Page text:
An Open Letter Concerning Nebraska DC Mark Banker

Cornhuskers' defense has had its issues early on this season, especially against the pass

To Whom It May Concern,

 

If you’re reading this with extreme interest, I’ll assume you’re a Nebraska football fan or at least have a curiosity of the workings of the program.

 

It’s no secret that through four games, the Huskers’ pass defense has been — in a word — bad. However, should you have that complaint, I bring news from the west!

 

Well, north. North stadium. Mark Banker isn’t going anywhere for at least a year.

 

Now, take a moment to climb to the nearest tall point and scream as loud as you possibly can if this upsets you then come back and begin reading again.

 

Feel better now? Alright, well I can’t give you 100 percent peace of mind. What I can do is explain the situation and perhaps make you feel like you don’t need to clench your entire body when the opposition goes back to heave one deep.

 

Let’s address the hire. I don’t know why Mike Riley chose to hire Mark Banker. Honestly, I don’t really care. My best guess (and it is a guess) is that Banker gives Riley a sense of comfort in who will be controlling his defense. I also feel that he genuinely believes in what Banker can do given the proper athletes (healthy ones, too).

 

Now, let’s talk talent. Nebraska has the athletes to make Banker’s system work. The problem is the amount of experienced depth in the 2015 defensive gas tank is so low, the Big Red Machine would be screeching to a halt if that was its fuel.

 

The Huskers have had one game out of four thus far where their starting linebackers have all started the same game together.

 

Vincent Valentine, one of the key players up front, has a high ankle sprain. Defensive end (and Blackshirt) Greg McMullen hasn't been pulling his weight (figuratively or literally).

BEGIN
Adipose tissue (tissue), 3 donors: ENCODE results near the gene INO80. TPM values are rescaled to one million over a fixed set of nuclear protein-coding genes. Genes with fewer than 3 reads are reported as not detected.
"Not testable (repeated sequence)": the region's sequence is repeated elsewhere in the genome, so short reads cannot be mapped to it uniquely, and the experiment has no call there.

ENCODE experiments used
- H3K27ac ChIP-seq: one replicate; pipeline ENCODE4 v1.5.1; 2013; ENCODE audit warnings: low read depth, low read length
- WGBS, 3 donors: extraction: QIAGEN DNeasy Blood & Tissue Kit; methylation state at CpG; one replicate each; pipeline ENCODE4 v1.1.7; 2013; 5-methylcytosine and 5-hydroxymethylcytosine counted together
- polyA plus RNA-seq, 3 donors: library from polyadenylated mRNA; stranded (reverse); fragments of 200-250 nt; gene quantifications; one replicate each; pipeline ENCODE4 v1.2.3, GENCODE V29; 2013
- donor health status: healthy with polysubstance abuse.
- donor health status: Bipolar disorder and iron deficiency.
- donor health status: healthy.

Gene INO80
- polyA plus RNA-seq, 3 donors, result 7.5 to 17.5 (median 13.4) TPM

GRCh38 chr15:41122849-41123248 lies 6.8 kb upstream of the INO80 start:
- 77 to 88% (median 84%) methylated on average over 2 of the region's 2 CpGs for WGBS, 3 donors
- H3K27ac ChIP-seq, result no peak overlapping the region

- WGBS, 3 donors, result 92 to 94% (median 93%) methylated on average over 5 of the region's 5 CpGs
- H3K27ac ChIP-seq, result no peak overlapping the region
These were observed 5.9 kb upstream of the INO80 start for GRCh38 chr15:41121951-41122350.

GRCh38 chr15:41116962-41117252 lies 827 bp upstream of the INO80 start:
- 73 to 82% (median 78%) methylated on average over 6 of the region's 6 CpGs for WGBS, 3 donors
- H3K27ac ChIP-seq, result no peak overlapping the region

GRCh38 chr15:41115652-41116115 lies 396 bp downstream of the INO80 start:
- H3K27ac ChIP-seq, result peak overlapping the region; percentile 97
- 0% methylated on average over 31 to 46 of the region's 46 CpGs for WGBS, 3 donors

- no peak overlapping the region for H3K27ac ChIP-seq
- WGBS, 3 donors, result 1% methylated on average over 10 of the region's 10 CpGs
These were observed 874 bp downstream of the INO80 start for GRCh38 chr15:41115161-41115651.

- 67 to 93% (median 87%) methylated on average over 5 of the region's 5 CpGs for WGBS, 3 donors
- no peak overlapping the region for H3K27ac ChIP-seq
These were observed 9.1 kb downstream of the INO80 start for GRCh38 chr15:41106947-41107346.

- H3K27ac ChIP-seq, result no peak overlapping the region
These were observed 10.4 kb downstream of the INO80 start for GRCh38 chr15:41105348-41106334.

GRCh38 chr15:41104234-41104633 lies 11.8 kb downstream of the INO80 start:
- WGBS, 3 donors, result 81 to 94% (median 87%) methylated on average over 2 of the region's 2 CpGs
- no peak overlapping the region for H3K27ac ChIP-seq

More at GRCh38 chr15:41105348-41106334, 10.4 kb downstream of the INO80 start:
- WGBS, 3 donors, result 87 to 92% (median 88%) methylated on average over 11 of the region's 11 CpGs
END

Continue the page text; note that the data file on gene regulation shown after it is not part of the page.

It seems like a simple problem. If McMullen can't do his best, why not just yank him and play someone else?

 

That actually happened against Southern Miss. Freedom Akinmoladun took over for McMullen. Ross Dzurius then subbed for him who was already subbing for Jack Gangwish. The next day, he was awarded a Blackshirt, but thanks to the depth situation, McMullen's still needed.

 

When the front seven’s a patchwork group, outcry about secondary play is going to happen. Maybe because of who’s playing back there or coaching, a number of factors, but we have to look big picture. As of this writing, Nebraska’s defense is like your old security blanket from when you were a wee one.

 

Some parts are still as strong as when you were five, but as time has gone on, there are areas so worn you can almost see through them.

 

At full strength, I feel Banker’s defense can stop the pass enough that Nebraska has an excellent chance to win more often than it will lose. It can create three-and-outs consistently, it can cause turnovers and can help spell the offense.

 

I understand why the Kevin Cosgrove comparison comes up, but Banker’s no more Cosgrove than Bo Pelini was and Cosgrove had a far better run defense than Nebraska’s former head man.

 

The non-conference schedule was hard to stomach. There were two games that could’ve been flipped in Nebraska’s favor, but alas.

 

It’s easy to focus on the bad stuff, but what about the good? Tommy Armstrong’s development, Alonzo Moore and Jamal Turner getting back into the groove, Andy Janovich’s breakout day against Southern Miss? None of this is worth celebrating?

 

Must there be a “yeah, but…” during and immediately after these things?

 

Big Ten conference work begins next week and it looks like De’Mornay “Million Dollar Moves” Pierson-El may get some snaps in.

 

For now, let Banker work. All of four games have been played. Give the guy some time.

 

As for now, yay, No. 15, right!?

 

Right?

 

— Written by Brandon Cavanaugh, who is part of the Athlon Contributor Network. Be sure to follow Brandon on Twitter @eightlaces and Periscope (eightlaces), and like his Facebook page.

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